It’s been about five years or so since I started to dabble in the realm of personal growth, and within the past year I’ve really leveled up my commitment to my own journey of self-discovery. The concept of connection has been on my radar more and more, and I’m beginning to realize not only the importance of connection and our relationship with others, but also how it can spawn revelations when it comes to personal growth and authenticity.
Last week, the topic of my group coaching work was self-expression and communication. I’ve always considered myself a pretty expressive and creative person, but when I actually stopped to take inventory of how I’ve honored these traits recently, I realized that I haven’t. It was a sad development for me, because in addition to being expressive and creative, I’ve always considered myself fun. Further reflection on all of this–as well as experimentation over the following days–solidified the fact that I (and everyone, in my opinion) need to remember to play, and play often.
Big Little Lies is so good that I finished watching it a few weeks ago, and I’m still thinking about it. I tend to enjoy HBO programming in general (Game of Thrones is my jam!), and when I saw the top billed cast for this (::heart eyes at Alexander Skarsgard, Nicole Kidman, and Reese Witherspoon::), I knew I needed to give it a try. Holy hell, am I glad that I did!
The show is based on the book by Liane Moriarty. I didn’t know about the book before the show, but you better believe that I’ve since added it to my reading list. As an aspiring novelist and screenwriter, I enjoy comparing adaptations of the same story, so I’m really looking forward to reading the book.
Confession time: I’ve been super depressed lately. As in considering medication because I’ve been vibing so low, feeling terrible, and couldn’t see a light at the end of the tunnel. I put a lot of the blame on my job, because it’s been a really tough year at my workplace, and although I’m great at what I do, I don’t love it. It doesn’t light me up. It’s unfulfilling. And that’s a hard pill to swallow every day. I’ve even blamed some of my depression on the amazing group coaching program that I’ve been in since November (which sadly ends in a few weeks). Although I love it, have made amazing friends, and had some transformational breakthroughs, much of the work has been really deep, painful, and hard to face (Sidenote: Still, this program and work has still been one of the best things I’ve ever done for myself. Period.). Naturally, with all of this going on in my life, I blamed my depression and never-ending misery on those things. But–and here’s the kicker of a realization that I just had a few minutes ago–it’s not work or personal growth that have fueled my depression.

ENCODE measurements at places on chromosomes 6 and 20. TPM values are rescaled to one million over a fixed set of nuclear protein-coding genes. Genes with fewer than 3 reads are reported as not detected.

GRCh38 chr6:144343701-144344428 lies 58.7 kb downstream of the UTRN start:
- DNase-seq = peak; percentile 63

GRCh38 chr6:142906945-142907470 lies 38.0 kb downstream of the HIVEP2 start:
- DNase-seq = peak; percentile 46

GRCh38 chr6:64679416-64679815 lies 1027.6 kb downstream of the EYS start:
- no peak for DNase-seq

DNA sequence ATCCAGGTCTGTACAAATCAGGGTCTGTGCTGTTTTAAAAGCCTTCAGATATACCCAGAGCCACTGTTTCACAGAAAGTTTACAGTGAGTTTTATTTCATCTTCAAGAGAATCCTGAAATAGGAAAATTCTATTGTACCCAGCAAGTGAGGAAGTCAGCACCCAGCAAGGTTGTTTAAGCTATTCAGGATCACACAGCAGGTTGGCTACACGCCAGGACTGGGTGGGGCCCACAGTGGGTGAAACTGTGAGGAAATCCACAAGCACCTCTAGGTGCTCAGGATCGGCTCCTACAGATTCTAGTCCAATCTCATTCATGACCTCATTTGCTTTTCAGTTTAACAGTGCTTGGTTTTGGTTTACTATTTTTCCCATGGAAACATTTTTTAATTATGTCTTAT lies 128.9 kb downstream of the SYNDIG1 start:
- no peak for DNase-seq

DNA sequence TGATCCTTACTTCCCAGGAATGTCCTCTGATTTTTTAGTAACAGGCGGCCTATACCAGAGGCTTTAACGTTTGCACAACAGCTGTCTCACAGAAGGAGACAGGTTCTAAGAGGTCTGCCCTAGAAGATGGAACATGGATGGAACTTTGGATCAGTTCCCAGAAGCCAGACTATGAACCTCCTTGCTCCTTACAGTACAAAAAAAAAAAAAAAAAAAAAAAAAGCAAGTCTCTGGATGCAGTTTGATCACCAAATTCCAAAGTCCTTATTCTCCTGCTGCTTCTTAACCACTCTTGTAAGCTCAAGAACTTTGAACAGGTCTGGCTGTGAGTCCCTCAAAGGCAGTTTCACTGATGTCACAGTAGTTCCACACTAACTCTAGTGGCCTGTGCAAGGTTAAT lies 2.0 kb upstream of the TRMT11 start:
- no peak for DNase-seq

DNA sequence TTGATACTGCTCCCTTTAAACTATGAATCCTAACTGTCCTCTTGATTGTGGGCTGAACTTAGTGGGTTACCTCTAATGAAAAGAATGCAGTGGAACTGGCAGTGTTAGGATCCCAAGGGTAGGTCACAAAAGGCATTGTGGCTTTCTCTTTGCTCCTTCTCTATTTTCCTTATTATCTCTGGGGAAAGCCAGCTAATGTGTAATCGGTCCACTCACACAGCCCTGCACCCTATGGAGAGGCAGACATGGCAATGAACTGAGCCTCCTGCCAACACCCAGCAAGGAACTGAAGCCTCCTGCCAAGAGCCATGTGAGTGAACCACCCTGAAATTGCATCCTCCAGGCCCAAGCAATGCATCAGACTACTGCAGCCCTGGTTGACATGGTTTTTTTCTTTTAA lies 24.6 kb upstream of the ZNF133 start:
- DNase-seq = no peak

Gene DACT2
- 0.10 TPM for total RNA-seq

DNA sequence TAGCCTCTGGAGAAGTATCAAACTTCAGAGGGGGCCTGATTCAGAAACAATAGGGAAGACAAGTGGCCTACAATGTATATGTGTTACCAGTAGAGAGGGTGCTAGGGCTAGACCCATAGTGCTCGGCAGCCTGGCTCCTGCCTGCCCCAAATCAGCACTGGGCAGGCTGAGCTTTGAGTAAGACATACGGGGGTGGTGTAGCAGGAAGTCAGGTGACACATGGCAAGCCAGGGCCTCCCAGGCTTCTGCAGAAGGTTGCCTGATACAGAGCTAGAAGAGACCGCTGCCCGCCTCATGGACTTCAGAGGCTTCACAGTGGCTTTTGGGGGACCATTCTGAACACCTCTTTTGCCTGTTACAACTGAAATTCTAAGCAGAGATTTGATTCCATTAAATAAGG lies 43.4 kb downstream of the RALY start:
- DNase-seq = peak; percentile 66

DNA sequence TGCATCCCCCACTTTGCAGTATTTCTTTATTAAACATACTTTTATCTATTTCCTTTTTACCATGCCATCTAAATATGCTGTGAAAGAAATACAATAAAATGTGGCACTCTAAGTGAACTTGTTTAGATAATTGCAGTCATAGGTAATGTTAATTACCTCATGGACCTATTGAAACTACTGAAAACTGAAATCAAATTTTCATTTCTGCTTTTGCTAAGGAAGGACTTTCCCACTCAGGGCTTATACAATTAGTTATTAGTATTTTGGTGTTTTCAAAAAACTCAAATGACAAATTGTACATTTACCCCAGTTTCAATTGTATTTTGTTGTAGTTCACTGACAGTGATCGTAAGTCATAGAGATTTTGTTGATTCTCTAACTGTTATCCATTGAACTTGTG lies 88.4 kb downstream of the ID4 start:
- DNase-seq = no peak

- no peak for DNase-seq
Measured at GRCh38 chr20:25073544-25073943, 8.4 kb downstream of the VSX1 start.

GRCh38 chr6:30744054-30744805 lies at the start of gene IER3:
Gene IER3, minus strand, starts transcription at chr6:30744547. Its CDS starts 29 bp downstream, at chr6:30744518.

I’ve wanted to be a writer since I was 12-years-old, and at this point, it’s a bit of an understatement to say that I have many, many story ideas. Some are novels and some are screenplays. The genres are varied – general fiction, young adult supernatural, comedy, drama, romance, young adult fantasy. Over the years, I’ve started to write at least half a dozen of these stories, but I’ve only ever completed a thriller novel and two screenplays (one drama, one comedy), all three of which were co-written with my writing partner. I always thought that accountability was the biggest block to actually finishing (and pitching!) my own books, but I’ve come to realize that the real problem–and my true archenemy–is perfectionism.
This past week marked the 20th anniversary of Buffy the Vampire Slayer (the tv series). Although I enjoyed a variety of pop culture as a wee one, anything from Ghostbusters and Teenage Mutant Ninja Turtles to X-Men and the Superman movies, I didn’t get a true taste of fangirl obsession until Buffy the Vampire Slayer walked into my life (well, not literally, because then I would be dead from awesome overload). My BtVS obsession goes waaay back to the original movie starring Kristy Swanson and Luke Perry. I was in love with Luke Perry, thanks to Beverly Hills, 90210, which I watched with my mom. (Sidenote: although mom appreciated Luke Perry, her heart belonged to Jason Priestley.) I was only eight when the BtVS movie came out in 1992, but I was instantly hooked. Although I think, even back then, part of me knew this wasn’t cinema at its best lol. Still, Luke Perry was hot, Kristy Swanson was a girl who kicked major ass, and there were vampires! Lots and lots of vampires!
Speak to anyone close to me, and they will probably tell you that one of my more charming traits (I hope) is that I am a complete and utter failure in the kitchen. Actually, “failure” is putting it lightly. When it comes to my horrible culinary skills (or lack thereof) and frequently disgusting–sometimes dangerous–end results, the word “catastrophe” is much more fitting.
My very first kitchen catastrophe happened when I was a teenager. I’m the oldest of five and frequently babysat my siblings while my parents were out. On one such occasion, I decided I was going to surprise my parents by baking brownies, but not just plain, old, boring brownies, no, I was going to make heart-shaped brownies. I’d been eyeing this hot pink heart-shaped silicon (or so I thought) pan that my mom had purchased a few weeks earlier, and this was my chance to finally get my grubby hands on it. Sadly, the silicon pan was not silicon at all. It was plastic. Extremely, regrettably, meltable plastic. Needless to say, we had neither brownies nor a heart-shaped pan by the time I was done in the kitchen that day.